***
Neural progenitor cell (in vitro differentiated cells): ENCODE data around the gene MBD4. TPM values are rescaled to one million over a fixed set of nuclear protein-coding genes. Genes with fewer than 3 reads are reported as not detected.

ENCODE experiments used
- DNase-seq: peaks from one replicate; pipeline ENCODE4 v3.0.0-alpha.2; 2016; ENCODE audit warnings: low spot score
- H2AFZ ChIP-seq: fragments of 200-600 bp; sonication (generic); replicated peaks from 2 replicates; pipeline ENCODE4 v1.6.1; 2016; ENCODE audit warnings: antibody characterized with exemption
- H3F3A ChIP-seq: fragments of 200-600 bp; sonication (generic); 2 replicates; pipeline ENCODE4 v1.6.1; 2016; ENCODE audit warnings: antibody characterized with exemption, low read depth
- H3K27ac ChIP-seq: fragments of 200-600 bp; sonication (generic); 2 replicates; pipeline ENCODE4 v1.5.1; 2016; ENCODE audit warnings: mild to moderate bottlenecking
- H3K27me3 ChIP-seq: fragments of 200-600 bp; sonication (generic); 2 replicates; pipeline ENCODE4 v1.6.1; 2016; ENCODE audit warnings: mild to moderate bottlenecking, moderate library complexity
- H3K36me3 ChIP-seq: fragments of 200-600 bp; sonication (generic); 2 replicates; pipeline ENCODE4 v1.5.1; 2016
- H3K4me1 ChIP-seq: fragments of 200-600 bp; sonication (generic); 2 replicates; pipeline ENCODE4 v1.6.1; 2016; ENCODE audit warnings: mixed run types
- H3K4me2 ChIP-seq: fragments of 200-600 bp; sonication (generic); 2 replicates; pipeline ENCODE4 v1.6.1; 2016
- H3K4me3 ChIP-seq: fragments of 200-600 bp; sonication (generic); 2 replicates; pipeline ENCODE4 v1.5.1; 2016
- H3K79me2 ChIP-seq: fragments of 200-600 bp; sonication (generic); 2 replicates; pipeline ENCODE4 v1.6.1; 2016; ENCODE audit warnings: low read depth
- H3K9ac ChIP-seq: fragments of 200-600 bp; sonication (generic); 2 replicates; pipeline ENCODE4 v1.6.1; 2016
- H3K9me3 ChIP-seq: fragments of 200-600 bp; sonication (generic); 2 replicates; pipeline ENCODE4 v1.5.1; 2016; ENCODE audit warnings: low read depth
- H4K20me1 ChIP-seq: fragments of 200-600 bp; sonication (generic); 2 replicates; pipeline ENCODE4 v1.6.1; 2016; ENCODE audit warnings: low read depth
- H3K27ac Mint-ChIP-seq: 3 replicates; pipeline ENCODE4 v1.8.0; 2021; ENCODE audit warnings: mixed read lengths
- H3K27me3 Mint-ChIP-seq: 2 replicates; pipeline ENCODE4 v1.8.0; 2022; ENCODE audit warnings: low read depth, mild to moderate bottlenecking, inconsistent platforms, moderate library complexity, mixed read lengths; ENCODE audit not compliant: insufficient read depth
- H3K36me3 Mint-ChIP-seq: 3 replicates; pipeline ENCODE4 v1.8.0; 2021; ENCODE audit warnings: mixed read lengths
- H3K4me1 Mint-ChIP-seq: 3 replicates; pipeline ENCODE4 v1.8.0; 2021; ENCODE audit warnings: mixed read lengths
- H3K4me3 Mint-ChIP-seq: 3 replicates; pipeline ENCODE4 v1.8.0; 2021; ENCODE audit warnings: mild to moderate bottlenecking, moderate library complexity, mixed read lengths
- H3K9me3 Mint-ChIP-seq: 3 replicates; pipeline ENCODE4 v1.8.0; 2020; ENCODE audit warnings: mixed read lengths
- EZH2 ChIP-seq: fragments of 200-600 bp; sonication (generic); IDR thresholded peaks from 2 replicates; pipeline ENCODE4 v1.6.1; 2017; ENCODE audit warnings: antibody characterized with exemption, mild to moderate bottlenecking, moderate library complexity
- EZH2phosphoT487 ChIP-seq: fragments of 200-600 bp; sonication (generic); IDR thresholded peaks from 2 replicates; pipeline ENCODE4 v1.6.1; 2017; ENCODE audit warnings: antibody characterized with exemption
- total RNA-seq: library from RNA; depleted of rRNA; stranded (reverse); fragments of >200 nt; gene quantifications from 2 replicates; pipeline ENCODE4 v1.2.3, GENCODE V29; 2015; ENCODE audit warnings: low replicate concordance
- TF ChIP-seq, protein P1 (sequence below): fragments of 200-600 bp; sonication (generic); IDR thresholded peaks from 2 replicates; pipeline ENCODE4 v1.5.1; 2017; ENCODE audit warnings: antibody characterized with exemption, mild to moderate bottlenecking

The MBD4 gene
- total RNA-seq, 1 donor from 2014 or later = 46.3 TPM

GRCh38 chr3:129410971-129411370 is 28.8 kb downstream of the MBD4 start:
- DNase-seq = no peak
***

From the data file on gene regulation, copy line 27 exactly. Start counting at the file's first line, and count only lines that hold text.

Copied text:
- total RNA-seq, 1 donor from 2014 or later = 46.3 TPM